In the 19th century, some historians tried to analyze the various streams of Protestantism in terms of a central dogma. Alexander Schweizer thought that it was predestination. He said that the central dogma of the Lutherans was justification. From what I can tell from the secondary literature, he also believed that this was sort of a basic principle from which all other dogmas were deduced. This sort of methodology has been rejected by most modern historians.
However, as I have read classic Reformed theology, I have found that they generally did believe in a central dogma. They believed that it was justification by faith alone. This did not mean that it was a theological axiom from which all other theology was deduced. Rather, it meant:
- That the purity of this doctrine was basic to purity in all other doctrines.
- That any error in this doctrine was extremely dangerous.
- That this doctrine, above all, was to be defended, explained, and meditated upon.
- That this doctrine was the foundation of all true religion and holiness.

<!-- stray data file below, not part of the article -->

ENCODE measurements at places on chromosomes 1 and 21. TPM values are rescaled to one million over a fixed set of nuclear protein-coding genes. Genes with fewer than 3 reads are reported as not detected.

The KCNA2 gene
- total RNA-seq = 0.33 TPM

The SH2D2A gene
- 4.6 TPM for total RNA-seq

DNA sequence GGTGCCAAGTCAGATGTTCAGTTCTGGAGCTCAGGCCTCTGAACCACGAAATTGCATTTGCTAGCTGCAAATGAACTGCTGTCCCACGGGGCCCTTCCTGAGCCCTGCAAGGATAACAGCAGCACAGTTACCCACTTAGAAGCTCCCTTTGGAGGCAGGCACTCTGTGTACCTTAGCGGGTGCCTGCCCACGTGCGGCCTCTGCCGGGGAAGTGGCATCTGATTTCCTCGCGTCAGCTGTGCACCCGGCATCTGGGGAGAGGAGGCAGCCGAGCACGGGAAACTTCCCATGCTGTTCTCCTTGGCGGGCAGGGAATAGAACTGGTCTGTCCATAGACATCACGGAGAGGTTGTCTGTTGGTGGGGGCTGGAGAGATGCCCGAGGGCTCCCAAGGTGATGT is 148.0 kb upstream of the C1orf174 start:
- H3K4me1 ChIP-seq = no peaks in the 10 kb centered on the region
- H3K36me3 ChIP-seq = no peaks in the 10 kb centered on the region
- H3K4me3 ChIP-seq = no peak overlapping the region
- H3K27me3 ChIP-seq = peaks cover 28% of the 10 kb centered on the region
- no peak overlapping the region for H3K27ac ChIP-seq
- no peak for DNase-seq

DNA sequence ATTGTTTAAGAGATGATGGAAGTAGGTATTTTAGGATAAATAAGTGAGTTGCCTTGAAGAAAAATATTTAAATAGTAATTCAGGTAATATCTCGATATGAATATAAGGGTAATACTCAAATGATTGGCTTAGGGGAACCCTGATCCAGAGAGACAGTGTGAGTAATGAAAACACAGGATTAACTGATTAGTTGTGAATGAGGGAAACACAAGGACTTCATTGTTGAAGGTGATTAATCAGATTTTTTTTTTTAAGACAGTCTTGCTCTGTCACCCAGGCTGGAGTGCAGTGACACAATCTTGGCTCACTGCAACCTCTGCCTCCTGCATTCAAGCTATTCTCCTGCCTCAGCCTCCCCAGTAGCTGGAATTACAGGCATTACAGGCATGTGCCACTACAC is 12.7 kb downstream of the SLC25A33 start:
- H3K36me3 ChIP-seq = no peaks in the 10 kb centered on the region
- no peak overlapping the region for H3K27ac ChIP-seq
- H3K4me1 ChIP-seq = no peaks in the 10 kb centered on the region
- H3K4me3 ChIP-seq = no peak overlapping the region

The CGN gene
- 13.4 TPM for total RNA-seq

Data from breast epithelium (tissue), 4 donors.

- That the true Church could not be maintained without this doctrine.
In this post, I would like to demonstrate this from the writings of several different theologians from several different regions and eras.
Herman Witsius (1636–1708, Holland), The Economy of the Covenants, 2.8.1: “The pious Picardians, as they were called in Bohemia and Moravia [i.e., the churches of which John Huss was the most prominent example], valued this article at its true price when in their confession of faith, Art. vi. speaking of justification, they thus write: ‘this sixth article is accounted with us the most principal of all, as being the sum of all Christianity and piety. Wherefore our divines teach and handle it with all diligence and application, and endeavor to instill it into all.’” Continue reading “The Importance of Justification by Faith Alone”